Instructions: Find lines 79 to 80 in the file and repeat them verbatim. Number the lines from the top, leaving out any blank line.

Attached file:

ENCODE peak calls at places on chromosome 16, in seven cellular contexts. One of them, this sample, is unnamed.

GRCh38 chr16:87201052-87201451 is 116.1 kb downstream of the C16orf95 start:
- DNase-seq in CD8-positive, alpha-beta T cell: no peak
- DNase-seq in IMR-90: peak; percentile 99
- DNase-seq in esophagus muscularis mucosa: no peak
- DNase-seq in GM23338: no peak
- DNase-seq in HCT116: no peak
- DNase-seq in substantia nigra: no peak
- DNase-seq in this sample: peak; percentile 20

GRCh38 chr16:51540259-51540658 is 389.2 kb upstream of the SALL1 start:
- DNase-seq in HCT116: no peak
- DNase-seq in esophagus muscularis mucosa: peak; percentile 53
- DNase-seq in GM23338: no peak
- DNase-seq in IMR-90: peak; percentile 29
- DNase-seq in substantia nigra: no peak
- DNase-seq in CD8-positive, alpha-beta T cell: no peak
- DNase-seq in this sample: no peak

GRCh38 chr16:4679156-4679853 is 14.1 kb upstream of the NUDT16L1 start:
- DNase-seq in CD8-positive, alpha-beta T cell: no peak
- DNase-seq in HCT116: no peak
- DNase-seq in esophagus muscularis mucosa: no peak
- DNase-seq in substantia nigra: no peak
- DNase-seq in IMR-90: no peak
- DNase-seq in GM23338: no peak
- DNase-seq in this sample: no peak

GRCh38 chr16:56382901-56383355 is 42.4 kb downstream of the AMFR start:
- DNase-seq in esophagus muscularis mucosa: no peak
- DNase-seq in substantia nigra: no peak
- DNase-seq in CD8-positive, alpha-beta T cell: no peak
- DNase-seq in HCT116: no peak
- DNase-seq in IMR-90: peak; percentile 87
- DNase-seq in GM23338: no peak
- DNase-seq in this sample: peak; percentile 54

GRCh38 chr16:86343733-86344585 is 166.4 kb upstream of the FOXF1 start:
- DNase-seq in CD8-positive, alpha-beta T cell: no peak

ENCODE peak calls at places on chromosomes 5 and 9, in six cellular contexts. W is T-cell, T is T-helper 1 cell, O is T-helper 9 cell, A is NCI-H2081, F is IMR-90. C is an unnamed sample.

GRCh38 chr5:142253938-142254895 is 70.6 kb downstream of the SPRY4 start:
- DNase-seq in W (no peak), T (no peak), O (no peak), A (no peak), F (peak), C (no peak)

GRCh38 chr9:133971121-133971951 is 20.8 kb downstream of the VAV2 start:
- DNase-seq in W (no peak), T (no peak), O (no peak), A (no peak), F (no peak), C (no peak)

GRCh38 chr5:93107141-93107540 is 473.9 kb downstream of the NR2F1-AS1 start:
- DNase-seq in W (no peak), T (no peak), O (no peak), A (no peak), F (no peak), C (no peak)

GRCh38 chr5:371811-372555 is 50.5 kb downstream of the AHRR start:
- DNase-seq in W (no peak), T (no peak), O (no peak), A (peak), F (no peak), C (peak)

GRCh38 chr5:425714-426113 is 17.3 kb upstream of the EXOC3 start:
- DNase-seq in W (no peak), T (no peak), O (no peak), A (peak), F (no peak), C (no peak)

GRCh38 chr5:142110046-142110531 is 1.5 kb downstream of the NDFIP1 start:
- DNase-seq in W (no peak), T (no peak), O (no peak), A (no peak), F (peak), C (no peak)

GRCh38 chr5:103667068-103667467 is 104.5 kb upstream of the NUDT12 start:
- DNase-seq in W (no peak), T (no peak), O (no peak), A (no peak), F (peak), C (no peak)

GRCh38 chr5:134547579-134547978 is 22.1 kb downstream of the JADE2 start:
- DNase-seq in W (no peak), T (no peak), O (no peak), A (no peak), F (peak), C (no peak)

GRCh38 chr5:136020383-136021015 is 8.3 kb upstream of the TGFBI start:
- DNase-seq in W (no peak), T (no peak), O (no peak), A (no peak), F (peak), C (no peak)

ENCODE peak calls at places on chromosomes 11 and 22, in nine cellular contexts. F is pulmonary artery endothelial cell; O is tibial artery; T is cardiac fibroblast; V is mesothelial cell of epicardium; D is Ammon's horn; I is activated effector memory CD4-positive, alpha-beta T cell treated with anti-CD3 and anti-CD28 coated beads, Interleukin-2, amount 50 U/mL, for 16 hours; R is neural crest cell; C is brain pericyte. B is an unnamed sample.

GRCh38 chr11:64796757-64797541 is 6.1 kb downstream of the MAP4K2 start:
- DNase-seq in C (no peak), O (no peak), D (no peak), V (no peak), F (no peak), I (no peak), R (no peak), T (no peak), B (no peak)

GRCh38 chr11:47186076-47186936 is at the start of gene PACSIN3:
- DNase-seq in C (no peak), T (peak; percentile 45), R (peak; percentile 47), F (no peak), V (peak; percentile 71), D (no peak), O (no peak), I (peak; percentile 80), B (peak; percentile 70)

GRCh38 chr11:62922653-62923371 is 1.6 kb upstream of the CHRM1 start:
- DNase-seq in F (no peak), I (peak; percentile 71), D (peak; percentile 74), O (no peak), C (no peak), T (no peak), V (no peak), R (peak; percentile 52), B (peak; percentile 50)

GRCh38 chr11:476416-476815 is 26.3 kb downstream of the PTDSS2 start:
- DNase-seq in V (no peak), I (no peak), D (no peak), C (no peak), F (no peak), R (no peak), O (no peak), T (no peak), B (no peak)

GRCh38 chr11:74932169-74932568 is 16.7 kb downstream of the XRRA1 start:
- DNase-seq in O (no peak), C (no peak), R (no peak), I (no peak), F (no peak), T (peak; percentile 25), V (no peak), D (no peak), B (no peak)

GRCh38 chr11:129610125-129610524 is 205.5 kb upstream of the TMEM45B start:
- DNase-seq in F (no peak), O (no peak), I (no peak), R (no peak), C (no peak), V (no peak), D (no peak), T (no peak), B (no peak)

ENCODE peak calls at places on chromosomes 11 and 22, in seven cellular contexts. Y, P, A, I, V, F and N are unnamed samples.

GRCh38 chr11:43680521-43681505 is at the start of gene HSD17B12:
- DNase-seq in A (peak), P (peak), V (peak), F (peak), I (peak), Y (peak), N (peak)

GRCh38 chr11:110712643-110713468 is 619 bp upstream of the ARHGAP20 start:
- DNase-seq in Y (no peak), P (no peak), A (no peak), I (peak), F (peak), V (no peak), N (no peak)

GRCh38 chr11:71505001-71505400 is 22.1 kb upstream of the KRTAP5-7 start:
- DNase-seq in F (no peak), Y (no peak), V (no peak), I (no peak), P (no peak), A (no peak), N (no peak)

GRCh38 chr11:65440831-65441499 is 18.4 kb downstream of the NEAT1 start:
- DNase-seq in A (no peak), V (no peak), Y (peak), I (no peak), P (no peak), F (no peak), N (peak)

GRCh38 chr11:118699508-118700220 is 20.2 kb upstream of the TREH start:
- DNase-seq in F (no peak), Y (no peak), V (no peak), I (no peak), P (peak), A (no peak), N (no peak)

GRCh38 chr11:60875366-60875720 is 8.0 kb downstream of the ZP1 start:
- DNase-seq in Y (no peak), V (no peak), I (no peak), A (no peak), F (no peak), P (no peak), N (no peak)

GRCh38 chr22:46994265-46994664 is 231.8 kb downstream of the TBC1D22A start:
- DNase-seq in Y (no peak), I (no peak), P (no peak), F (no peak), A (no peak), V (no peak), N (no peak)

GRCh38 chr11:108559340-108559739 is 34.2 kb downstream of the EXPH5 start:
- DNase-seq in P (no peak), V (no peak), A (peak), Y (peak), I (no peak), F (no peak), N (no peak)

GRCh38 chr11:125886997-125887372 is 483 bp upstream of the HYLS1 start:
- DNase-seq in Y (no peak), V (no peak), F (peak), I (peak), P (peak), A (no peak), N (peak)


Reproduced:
GRCh38 chr11:60875366-60875720 is 8.0 kb downstream of the ZP1 start:
- DNase-seq in Y (no peak), V (no peak), I (no peak), A (no peak), F (no peak), P (no peak), N (no peak)